Thanks
P: 26,157

Hi Ritwik! thanks for your PM of last night.
imagine the switch is closed, but there is no emf … what happens to the charge then? 


#13
Jul509, 06:20 AM

P: 211

now coupled with the hints from other posters, hopefully you can now understand what's going on. 


#14
Jul509, 08:10 AM

P: 582

Lets shift our discussion to a 2 capacitor system in diagram given below. Capacitor 1 has a charge of 0.6 CE initially. Capacitor 2 has a charge of 0.4 CE initially. I connect their series combination to a battery of emf 'E'. I would say that no charge would flow from the battery. And according to you, some charge must flow from battery since this is not the steady state wherein plate 1 of capacitor 1 has an equal and opposite charge as plate 2 of capacitor 2, right? And my question is what would make the charges flow? There is no potential difference anywhere to support charge flow. I have marked potential regions in my diagram V1,V2 and V3(initially). V1V2=0.6E ..................... via capacitor 1 V2V3=0.4E ..................... via capacitor 2 V1V3=E ..................... via the battery adding equation one and two: V1V3=E ........................ which seems perfectly in agreement with the battery potential difference. So will the charges yet flow???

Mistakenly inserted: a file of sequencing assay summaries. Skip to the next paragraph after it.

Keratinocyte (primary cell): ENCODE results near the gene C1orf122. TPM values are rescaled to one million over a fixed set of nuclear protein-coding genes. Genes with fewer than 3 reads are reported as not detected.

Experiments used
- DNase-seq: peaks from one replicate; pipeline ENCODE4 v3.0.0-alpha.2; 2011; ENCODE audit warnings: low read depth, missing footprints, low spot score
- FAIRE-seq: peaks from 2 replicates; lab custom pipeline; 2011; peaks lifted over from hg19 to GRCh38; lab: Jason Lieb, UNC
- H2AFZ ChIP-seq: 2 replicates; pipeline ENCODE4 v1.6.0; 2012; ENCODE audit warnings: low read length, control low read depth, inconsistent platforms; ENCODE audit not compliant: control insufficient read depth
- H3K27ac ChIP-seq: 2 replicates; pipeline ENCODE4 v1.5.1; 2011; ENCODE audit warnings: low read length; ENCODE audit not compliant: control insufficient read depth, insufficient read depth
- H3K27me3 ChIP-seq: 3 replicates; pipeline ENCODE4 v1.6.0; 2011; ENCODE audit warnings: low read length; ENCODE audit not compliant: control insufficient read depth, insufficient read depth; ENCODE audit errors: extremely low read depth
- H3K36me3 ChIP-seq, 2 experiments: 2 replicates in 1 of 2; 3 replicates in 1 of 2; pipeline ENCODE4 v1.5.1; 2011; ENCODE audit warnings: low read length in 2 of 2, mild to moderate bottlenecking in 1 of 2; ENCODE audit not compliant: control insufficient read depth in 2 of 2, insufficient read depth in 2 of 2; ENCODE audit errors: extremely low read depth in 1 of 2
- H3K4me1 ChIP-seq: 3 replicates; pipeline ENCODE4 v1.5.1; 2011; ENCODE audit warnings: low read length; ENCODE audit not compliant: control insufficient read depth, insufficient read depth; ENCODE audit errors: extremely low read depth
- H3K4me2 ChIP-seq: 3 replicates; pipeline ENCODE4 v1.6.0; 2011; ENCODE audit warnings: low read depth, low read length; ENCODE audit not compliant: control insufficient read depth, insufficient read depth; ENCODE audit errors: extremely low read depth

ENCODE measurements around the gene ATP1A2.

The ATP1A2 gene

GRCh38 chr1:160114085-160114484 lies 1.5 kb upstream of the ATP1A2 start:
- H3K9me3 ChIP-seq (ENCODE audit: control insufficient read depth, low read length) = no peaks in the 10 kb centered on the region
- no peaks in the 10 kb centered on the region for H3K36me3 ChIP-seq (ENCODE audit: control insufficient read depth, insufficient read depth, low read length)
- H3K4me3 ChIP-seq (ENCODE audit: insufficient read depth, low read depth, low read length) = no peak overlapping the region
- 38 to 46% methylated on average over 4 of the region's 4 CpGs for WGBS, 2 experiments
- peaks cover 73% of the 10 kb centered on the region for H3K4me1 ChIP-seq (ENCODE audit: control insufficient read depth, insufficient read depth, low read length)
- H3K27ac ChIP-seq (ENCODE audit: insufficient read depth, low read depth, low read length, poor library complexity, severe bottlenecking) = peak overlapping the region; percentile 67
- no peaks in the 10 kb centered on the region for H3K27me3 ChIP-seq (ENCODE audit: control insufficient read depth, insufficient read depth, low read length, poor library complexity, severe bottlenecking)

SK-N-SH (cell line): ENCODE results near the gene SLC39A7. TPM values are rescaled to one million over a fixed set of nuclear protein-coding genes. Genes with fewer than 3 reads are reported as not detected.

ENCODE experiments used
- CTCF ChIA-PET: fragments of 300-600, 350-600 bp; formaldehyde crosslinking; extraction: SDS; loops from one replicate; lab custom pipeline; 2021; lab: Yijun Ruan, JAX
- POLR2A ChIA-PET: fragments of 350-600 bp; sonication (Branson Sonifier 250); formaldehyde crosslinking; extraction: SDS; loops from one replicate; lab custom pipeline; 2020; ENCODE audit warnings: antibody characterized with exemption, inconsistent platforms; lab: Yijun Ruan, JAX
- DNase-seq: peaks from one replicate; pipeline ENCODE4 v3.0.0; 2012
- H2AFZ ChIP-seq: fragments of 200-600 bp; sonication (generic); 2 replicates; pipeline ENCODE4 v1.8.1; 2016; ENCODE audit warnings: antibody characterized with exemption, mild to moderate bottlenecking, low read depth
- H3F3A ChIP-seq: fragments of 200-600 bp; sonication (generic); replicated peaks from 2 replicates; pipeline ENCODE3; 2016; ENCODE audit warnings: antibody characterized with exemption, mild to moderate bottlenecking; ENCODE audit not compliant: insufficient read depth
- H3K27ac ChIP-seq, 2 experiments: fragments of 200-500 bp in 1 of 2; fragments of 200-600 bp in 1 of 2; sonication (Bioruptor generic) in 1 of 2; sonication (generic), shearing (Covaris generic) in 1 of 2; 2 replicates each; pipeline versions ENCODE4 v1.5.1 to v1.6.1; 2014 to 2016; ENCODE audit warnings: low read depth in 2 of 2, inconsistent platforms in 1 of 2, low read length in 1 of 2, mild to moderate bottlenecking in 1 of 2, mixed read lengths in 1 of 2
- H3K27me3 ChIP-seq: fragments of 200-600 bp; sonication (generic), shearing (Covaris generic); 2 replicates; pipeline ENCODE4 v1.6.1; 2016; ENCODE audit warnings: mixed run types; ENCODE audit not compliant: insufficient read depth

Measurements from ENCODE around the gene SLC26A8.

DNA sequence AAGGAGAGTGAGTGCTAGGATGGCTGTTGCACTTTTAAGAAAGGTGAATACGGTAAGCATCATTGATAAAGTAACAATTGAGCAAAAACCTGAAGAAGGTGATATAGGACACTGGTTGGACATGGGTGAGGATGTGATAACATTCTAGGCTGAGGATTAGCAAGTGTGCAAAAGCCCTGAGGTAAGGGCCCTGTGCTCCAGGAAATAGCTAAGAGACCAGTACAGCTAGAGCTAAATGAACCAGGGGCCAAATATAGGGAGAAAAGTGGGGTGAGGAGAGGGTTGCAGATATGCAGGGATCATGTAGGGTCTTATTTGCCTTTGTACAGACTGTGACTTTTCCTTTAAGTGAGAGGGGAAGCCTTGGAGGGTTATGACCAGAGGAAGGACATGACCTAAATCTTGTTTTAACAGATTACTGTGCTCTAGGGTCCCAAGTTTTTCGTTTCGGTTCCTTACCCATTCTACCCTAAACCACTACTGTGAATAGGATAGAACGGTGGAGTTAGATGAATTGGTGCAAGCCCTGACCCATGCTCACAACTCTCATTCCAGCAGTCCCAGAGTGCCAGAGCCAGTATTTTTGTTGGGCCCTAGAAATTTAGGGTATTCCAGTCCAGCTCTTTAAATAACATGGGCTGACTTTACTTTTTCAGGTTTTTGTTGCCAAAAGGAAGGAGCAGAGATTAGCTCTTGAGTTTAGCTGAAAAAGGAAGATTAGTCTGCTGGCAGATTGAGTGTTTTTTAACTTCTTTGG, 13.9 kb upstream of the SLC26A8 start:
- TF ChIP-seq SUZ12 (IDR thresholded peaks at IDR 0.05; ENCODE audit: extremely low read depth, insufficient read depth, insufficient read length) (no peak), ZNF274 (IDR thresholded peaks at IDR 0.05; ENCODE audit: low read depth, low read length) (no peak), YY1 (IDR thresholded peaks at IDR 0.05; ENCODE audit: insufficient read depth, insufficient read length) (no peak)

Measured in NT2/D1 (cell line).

#15
Jul509, 08:47 AM

P: 211

Imagine both capacitors in your example were uncharged to start with. Connect the batteries, and positive charges flow to the left plate of C1. Now, for every positive charge entering the left plate, a negative charge leaves the right plate. This negative charge MUST go somewhere, and it will go to the left plate of C2. And this SAME amount of negative charge will leave the right plate of C2 and return to the battery, satisfying the conservation of charge.